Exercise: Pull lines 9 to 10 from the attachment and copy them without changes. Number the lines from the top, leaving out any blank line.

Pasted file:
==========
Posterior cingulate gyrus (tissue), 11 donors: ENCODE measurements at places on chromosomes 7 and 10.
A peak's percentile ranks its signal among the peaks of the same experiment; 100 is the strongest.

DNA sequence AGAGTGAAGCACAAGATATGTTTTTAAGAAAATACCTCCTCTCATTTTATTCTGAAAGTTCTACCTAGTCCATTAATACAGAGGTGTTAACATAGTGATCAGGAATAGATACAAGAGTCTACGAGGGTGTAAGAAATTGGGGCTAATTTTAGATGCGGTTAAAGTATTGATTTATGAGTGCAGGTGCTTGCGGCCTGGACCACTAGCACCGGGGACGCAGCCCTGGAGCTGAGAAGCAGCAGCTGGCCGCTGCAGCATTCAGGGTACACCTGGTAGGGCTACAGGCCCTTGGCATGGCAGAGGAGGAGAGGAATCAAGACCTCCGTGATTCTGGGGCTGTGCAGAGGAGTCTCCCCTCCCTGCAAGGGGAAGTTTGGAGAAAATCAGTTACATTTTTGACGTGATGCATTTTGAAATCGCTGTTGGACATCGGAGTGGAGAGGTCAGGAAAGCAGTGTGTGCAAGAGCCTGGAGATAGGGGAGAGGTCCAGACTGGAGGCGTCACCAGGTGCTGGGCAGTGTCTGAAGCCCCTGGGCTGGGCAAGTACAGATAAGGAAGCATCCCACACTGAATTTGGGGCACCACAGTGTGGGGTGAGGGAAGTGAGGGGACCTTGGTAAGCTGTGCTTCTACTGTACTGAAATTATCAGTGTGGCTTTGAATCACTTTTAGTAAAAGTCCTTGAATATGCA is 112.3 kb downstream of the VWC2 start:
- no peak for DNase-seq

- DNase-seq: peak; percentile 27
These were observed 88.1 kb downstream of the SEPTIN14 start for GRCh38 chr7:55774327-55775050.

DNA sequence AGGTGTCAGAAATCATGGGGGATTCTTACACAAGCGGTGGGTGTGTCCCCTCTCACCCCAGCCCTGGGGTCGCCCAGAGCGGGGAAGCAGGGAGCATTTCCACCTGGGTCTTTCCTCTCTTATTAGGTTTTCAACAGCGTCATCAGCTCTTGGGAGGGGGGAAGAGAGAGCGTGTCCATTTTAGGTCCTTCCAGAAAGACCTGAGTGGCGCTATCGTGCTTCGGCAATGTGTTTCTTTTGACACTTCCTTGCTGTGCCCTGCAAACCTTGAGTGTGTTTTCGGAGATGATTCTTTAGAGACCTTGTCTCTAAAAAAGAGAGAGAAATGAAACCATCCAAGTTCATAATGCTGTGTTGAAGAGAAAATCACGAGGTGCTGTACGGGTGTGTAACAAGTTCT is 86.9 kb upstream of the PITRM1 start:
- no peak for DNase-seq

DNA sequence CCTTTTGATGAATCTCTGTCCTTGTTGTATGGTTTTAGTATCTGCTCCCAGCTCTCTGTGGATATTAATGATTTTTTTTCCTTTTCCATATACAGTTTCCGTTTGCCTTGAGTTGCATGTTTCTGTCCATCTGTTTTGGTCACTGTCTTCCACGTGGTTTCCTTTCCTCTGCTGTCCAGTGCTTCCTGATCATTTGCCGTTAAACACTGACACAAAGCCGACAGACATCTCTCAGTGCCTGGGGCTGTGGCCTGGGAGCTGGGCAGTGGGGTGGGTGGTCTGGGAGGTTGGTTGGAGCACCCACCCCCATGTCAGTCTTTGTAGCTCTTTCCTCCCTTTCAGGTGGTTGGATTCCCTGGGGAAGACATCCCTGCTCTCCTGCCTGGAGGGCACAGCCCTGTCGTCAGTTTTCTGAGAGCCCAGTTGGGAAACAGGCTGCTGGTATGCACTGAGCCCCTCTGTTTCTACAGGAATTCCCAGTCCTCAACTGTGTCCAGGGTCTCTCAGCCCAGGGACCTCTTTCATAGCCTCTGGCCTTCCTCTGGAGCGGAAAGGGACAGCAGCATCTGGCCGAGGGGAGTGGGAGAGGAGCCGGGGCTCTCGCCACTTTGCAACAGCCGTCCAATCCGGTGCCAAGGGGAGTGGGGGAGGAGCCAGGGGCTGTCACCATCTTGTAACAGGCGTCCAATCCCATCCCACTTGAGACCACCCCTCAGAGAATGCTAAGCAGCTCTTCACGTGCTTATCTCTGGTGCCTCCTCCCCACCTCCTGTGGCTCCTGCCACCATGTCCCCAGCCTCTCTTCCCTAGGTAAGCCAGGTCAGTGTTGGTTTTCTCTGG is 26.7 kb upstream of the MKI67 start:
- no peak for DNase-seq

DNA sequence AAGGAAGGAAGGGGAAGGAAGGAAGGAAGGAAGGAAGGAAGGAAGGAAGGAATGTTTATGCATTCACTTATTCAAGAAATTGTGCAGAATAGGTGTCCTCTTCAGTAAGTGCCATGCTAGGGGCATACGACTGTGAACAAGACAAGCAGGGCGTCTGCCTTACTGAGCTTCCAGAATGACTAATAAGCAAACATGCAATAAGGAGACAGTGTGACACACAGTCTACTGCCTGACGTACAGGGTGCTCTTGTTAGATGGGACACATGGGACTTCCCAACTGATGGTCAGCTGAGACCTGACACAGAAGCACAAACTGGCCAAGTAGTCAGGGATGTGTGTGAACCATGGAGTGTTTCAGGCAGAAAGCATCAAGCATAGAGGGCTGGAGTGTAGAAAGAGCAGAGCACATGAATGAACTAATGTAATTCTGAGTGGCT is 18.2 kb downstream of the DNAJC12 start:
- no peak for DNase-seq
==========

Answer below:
DNA sequence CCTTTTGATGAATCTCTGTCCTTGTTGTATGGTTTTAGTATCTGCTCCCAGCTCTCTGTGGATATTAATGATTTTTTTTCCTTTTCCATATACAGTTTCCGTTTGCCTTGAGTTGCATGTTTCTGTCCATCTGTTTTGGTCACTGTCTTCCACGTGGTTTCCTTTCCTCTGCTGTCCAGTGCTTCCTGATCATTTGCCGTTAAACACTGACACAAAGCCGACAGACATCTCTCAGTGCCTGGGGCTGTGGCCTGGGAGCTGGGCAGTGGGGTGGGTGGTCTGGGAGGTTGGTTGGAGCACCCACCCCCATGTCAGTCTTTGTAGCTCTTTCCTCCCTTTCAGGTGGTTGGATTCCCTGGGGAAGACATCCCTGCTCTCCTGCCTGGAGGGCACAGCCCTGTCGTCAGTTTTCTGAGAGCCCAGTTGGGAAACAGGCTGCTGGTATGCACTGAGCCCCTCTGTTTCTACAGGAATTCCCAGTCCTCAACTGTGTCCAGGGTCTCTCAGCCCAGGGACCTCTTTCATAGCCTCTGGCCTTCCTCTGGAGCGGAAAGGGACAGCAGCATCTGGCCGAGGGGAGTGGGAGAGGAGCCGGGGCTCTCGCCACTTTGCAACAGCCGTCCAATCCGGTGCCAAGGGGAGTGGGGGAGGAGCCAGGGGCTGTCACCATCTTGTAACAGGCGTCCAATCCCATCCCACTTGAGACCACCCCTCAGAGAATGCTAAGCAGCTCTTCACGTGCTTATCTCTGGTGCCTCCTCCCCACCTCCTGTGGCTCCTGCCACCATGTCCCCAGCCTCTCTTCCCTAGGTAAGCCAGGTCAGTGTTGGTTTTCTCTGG is 26.7 kb upstream of the MKI67 start:
- no peak for DNase-seq